Judge O’Malley: But to basically just give clarities and it say, we’re not going to require all this other digging and all this other evidence if there is a presumption, right?

Mr. Yale: Right. It’s a factual shortcut to see whether or not the veteran has demonstrated exposure to herbicides but the VA has never meant these provisions to bind the Board or bind any tribunals. That came up in Gray I believe as well. It’s never meant to bind the VA when it goes forward in any sort of–

Judge O’Malley: I guess what I’m having trouble with is if the adjudicators are bound by it, how could the Board say that their adjudication was correct based on the procedures they’re supposed to follow?

Mr. Yale: As I mentioned before, I think that it’s informal guidance. They’re supposed to follow it but if they don’t follow it based upon 38 CFR-19.5, it’s not binding on the board. I think in Gray and the DAV decisions, it’s been found that these manual provisions were never intended to bind anyone in terms of other tribunals. That’s part of the reason why they were found not to be substantive rules. Those essentially are the holdings on those cases and part of the rationale was it was only supposed to be guidance for the informal decision-makers. If there is an error there, if an initial agency decision-maker reached the wrong conclusion, it could go to the Board here.

Judge O’Malley: If there’s a bill pending in Congress that would say if the VA’s going to give presumption to anybody who worked in Thailand during the Vietnam Era, it needs to give a presumption to everybody who was in Thailand during the Vietnam Era. The VA has opposed that, is that right?

Mr. Yale: Your Honor, I have heard of the bill. I don’t have knowledge whether or not VA has opposed that or not. I would say that part of VA’s policies on both herbicide exposure and spraying is to find what the scientific evidence demonstrates.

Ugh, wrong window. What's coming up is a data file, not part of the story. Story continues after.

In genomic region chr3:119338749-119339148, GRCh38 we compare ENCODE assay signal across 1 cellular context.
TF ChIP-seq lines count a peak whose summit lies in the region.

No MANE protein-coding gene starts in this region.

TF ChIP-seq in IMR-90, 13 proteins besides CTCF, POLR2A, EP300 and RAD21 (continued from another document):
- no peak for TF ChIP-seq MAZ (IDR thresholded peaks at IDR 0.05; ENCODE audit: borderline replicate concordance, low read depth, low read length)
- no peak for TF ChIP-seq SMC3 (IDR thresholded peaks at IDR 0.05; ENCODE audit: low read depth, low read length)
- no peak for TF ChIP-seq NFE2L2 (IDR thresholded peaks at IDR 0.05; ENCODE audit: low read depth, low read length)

Judge O’Malley: In other words, this manual was adopted. The VA is saying, “we’re not going to require all of that. We’re not going to look into it, we’re not going to require the veteran to do it”, but now the VA’s changed its mind and wants to be stricter? I mean, why not pull the manual? Why not rewrite the manual rather than just say, “We don’t follow the manual”.

Mr. Yale: If for example this was found to be a substantive rule, I guess there’s an argument that the manual provision did not go through notice and comment rule-making. The provision, I would think, be struck, but again, that would not help Mr. Hudick in this case because then he would just go back to whether or not he can demonstrate exposure to herbicides on a direct basis. He really has to be relying upon this manual provision because there’s nothing else that he’s been pointing to. I know in his briefs he pointed to the Dioxin Act but that clearly on its face does not cover individuals who served in Thailand.